> Discovery to set the MSS to just under the path MTU, so segments will be
    > as big as possible without causing fragmentation. So the same number of
    > packets will be sent as when you increase the MSS.


    Exactly. So THE way to increase your MSS is to increase your path MTU.
    Most links can handle 1500 byte packets, so your MSS should be 1460. If
    it is lower, investigate where the link is with the lower MTU and what
    can be done about that.

    But, think about this.

    Raising the MTU to 1460 may save one packet on the 5K your sending. Which
    means a saving of 40 bytes on every 5K, or about 0.8%. So I would not
    expect the performance to greatly increase.

    You say people are experiencing latency. You'd better investigate where
    this latency comes from. I doubt this really comes from the fact that
    multiple packets are sent. The server should send all 5 packets right
    after one another without waiting for an acknowledgment.

    If that is not the case, if the server really pauses between packets, you
    can expect some savings (in time) better than 0.8% by raising the MSS.
    However, in that case something else is very, very wrong and you should
    investigate why the server waits between packets and solve that for even
    more dramatic improvements.

    Time to fire up wireshark (formerly ethereal) and look what really goes
    on on the wire.

    HTH,
    M4

  5. Re: Is increasing TCP MSS Ok?

    In article ,
    Martijn Lievaart wrote:

    > On Wed, 30 May 2007 05:24:50 -0400, Barry Margolin wrote:
    >
    > > In article <1180507619.948054.173360@o11g2000prd.googlegroups. com>,
    > > "qazmlp1209@rediffmail.com" wrote:
    > >
    > >> The delay/latency for sending a TCP packet from server to the client is
    > >> fine in our setup.
    > >> But, it becomes worse, when the actual LDAP responses are sent. The
    > >> response can be about 5K. As the TCP MSS ia about 1K, the response is
    > >> sent in 5 segments. This is seen a higher latency by our applications.
    > >>
    > >> The main problem is that our application processes are not able to
    > >> handle such higher latencies. So, as a quicker work-around, we would
    > >> like to increase the TCP MSS. In my understanding, the change should be
    > >> done both at the client and server. Is that correct?
    > >>
    > >> Also, I would like to know whether there are any side effects/things to
    > >> be taken care due to this.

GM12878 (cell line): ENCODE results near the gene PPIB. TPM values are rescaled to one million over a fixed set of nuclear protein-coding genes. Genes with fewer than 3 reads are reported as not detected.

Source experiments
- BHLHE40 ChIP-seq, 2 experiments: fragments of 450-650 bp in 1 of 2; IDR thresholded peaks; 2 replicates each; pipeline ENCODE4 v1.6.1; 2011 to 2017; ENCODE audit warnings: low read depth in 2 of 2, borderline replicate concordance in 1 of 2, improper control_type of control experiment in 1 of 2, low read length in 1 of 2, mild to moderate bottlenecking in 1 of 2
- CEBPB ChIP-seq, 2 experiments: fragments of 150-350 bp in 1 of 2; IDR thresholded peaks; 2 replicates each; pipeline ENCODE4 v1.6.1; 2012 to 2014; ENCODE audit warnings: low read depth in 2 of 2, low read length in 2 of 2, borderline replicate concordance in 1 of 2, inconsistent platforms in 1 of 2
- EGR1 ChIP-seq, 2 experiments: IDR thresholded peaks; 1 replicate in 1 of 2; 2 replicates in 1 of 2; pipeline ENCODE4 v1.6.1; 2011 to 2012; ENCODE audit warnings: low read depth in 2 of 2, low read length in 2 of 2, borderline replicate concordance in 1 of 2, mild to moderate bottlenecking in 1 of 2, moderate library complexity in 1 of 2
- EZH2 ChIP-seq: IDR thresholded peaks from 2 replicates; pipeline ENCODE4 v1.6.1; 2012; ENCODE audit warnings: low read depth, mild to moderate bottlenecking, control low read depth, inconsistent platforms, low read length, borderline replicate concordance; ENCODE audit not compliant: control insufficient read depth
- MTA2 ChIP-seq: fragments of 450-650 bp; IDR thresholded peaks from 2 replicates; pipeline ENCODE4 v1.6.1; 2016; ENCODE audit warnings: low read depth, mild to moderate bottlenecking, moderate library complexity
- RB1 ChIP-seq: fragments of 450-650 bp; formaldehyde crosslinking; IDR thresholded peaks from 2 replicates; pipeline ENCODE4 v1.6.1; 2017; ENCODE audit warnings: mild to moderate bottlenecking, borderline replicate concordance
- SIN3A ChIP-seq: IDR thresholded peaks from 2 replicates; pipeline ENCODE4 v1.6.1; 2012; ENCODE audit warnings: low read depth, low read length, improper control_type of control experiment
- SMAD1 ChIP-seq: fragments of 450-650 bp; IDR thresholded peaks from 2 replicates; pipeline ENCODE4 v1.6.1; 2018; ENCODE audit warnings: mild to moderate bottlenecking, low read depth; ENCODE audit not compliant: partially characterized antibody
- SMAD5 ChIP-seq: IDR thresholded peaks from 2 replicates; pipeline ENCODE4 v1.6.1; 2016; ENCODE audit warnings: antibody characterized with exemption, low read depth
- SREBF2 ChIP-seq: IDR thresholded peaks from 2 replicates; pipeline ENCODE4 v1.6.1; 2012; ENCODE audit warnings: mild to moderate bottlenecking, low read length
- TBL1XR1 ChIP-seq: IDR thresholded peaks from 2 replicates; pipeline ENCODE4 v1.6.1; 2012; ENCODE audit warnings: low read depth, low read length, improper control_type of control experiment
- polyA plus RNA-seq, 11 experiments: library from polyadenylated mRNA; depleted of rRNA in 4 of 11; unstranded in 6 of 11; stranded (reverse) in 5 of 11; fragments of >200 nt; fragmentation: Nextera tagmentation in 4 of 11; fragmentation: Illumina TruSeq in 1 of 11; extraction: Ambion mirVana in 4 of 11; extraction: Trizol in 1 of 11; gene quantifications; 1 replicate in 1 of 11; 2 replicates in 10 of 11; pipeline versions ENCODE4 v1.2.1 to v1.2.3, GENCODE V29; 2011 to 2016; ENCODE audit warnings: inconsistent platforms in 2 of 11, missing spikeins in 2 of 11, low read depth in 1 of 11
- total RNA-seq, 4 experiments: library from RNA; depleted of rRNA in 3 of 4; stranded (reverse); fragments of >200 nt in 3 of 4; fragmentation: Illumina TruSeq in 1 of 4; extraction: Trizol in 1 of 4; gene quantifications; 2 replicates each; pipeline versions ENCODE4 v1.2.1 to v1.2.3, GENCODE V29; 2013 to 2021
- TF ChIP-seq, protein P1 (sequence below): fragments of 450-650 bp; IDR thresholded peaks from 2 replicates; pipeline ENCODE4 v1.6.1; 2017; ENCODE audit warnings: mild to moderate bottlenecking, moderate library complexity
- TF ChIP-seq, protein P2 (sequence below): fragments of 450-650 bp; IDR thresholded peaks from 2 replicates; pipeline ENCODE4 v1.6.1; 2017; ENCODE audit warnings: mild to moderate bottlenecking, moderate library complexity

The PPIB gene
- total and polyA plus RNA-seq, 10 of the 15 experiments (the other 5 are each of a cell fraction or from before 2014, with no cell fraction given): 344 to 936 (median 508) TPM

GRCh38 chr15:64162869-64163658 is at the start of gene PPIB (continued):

> >
    > > If you make the MSS larger than the path MTU you'll get fragmentation,
    > > which can cause performance problems. Most implementations use Path MTU
    > > Discovery to set the MSS to just under the path MTU, so segments will be
    > > as big as possible without causing fragmentation. So the same number of
    > > packets will be sent as when you increase the MSS.

    >
    > Exactly. So THE way to increase your MSS is to increase your path MTU.
    > Most links can handle 1500 byte packets, so your MSS should be 1460. If
    > it is lower, investigate where the link is with the lower MTU and what
    > can be done about that.


    I suspect that 1460 is the "about 1k" that he referred to. So he's
    probably already there. Although if he's using a VPN and/or PPPoE-based
    DSL connection, the encapsulation overhead may be reducing his path MTU
    by about 100.

    > But, think about this.
    >
    > Raising the MTU to 1460 may save one packet on the 5K your sending. Which
    > means a saving of 40 bytes on every 5K, or about 0.8%. So I would not
    > expect the performance to greatly increase.
    >
    > You say people are experiencing latency. You'd better investigate where
    > this latency comes from. I doubt this really comes from the fact that
    > multiple packets are sent. The server should send all 5 packets right
    > after one another without waiting for an acknowledgment.


    Even with slow start?

    Another question: does the application open a new connection for each
    transaction? If so, the killer effect of high latency will be on the
    3-way SYN handshake, and increasing the MSS won't help with this.

    --
    Barry Margolin, barmar@alum.mit.edu
    Arlington, MA
    *** PLEASE post questions in newsgroups, not directly to me ***
    *** PLEASE don't copy me on replies, I'll read them in the group ***

  6. Re: Is increasing TCP MSS Ok?

    In comp.protocols.tcp-ip Barry Margolin wrote:
    > Even with slow start?


    Good question. With a ~1460 byte MSS one can have three segments in
    flight at one time (4380 bytes) for the initial cwnd, and one can
    reasonably ass-u-me an immediate ACK from the receive at that point of
    the connection even if it is a stack with an ACK avoidance heuristic.

    Then the next two segments should be able to fly, so it would be 1.5
    RTT from the time of connection establishment to get the 5 segments
    there. Two RTT for the answer (modulo its size and the service time).

    Definitely time for a packet trace.

    rick jones
    --
    firebug n, the idiot who tosses a lit cigarette out his car window
    these opinions are mine, all mine; HP might not want them anyway...
    feel free to post, OR email to rick.jones2 in hp.com but NOT BOTH...